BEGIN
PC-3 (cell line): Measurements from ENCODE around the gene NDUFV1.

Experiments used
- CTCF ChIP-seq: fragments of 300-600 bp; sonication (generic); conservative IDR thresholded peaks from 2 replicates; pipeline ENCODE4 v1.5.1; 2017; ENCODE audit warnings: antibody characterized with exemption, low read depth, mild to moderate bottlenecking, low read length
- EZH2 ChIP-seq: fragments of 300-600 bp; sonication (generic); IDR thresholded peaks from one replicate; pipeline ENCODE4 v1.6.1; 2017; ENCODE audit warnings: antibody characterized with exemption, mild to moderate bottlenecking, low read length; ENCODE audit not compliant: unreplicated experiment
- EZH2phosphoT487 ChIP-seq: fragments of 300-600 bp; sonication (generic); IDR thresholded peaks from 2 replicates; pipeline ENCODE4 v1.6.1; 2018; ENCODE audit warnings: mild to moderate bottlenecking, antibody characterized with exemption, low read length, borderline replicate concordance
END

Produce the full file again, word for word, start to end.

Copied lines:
PC-3 (cell line): Measurements from ENCODE around the gene NDUFV1.

Experiments used
- CTCF ChIP-seq: fragments of 300-600 bp; sonication (generic); conservative IDR thresholded peaks from 2 replicates; pipeline ENCODE4 v1.5.1; 2017; ENCODE audit warnings: antibody characterized with exemption, low read depth, mild to moderate bottlenecking, low read length
- EZH2 ChIP-seq: fragments of 300-600 bp; sonication (generic); IDR thresholded peaks from one replicate; pipeline ENCODE4 v1.6.1; 2017; ENCODE audit warnings: antibody characterized with exemption, mild to moderate bottlenecking, low read length; ENCODE audit not compliant: unreplicated experiment
- EZH2phosphoT487 ChIP-seq: fragments of 300-600 bp; sonication (generic); IDR thresholded peaks from 2 replicates; pipeline ENCODE4 v1.6.1; 2018; ENCODE audit warnings: mild to moderate bottlenecking, antibody characterized with exemption, low read length, borderline replicate concordance